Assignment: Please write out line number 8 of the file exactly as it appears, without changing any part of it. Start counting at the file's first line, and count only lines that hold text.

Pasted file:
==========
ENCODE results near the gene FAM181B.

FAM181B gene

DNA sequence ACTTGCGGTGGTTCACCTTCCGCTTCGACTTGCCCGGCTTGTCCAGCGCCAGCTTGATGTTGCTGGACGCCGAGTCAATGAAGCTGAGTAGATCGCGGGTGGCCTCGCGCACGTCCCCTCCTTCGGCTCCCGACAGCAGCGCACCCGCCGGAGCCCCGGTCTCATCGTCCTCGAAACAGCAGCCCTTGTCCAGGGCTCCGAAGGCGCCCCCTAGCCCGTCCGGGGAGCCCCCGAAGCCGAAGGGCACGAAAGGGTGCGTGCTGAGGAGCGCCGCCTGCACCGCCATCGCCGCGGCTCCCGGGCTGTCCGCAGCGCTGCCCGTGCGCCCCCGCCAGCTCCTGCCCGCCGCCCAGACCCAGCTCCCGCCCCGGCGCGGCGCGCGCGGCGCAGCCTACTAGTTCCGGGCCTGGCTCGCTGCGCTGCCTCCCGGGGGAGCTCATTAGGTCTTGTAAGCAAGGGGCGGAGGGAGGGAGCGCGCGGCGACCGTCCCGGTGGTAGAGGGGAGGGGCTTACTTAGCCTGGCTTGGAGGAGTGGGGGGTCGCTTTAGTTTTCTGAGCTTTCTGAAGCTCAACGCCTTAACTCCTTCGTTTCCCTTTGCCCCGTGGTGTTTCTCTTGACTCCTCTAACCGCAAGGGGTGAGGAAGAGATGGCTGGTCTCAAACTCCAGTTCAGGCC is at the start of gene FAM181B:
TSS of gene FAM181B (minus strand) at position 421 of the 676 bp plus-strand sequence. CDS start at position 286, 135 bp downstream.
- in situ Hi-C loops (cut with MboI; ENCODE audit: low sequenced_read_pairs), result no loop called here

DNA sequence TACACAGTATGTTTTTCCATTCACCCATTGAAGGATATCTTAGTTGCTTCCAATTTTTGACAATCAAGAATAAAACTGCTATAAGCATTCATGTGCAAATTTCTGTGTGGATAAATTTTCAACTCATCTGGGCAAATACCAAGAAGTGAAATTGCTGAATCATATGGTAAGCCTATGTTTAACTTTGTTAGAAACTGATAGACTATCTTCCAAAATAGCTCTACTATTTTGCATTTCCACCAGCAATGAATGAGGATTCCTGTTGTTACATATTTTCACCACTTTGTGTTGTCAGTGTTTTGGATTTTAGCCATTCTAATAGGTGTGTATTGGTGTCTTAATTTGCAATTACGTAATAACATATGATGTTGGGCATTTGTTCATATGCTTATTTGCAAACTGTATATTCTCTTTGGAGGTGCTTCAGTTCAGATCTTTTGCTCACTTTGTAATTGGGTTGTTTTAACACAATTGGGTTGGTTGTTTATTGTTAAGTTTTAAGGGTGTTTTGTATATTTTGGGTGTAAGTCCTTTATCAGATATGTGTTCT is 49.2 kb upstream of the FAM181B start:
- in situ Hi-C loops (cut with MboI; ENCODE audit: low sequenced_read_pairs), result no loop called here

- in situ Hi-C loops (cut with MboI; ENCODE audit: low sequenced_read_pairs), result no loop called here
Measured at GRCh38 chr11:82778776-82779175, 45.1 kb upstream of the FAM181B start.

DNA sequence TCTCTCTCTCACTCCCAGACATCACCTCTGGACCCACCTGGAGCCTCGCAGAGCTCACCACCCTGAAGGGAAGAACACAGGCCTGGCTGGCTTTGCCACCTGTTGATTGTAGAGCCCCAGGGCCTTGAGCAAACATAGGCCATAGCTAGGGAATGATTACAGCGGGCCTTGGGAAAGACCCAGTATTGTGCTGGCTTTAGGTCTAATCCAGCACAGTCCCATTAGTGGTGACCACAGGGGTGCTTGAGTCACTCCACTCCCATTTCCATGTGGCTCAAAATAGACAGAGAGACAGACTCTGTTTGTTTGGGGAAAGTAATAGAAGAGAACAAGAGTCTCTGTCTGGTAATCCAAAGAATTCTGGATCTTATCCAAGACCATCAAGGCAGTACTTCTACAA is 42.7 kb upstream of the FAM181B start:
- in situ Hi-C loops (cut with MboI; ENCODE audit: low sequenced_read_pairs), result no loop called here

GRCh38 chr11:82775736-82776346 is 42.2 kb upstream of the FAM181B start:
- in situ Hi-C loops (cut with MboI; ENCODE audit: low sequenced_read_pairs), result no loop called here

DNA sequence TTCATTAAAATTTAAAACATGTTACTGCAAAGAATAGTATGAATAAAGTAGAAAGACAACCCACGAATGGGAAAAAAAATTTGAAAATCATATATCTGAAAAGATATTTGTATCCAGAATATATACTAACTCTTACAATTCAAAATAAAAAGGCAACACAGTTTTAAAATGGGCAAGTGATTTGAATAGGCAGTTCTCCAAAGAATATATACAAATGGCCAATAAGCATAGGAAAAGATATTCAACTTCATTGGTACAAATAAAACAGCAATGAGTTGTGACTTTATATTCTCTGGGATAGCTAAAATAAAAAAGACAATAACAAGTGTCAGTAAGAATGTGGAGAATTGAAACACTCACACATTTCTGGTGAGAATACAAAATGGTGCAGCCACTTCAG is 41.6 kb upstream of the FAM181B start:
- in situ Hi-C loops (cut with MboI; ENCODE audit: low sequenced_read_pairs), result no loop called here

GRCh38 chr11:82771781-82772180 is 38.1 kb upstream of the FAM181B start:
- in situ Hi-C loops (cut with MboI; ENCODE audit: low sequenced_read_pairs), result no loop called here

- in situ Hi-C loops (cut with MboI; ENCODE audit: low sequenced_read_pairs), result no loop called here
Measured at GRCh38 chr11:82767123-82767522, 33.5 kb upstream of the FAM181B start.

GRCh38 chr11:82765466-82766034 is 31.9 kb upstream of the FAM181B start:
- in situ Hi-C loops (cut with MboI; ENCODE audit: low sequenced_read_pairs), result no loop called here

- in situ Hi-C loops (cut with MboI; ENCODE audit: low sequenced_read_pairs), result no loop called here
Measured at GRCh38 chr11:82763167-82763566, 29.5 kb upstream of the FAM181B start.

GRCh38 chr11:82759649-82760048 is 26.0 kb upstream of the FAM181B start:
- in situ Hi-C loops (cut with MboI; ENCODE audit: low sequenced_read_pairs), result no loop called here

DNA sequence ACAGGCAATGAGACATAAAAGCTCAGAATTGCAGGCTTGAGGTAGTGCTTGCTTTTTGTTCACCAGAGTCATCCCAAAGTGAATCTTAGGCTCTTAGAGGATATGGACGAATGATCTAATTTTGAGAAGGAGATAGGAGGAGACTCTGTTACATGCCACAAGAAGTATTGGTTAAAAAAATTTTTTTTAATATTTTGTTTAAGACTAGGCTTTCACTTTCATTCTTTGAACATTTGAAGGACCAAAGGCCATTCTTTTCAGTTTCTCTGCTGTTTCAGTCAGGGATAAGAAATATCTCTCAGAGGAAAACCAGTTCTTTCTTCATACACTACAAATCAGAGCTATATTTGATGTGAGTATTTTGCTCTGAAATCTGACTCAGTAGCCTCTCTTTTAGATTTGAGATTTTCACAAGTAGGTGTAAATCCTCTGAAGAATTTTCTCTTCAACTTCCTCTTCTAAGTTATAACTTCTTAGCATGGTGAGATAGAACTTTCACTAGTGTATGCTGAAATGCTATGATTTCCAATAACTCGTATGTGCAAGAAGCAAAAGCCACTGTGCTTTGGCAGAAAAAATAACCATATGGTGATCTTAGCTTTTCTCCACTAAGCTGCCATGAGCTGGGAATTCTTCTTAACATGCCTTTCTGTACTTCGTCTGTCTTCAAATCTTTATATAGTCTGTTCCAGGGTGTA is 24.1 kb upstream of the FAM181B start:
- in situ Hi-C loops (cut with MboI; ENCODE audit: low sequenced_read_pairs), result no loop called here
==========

- in situ Hi-C loops (cut with MboI; ENCODE audit: low sequenced_read_pairs), result no loop called here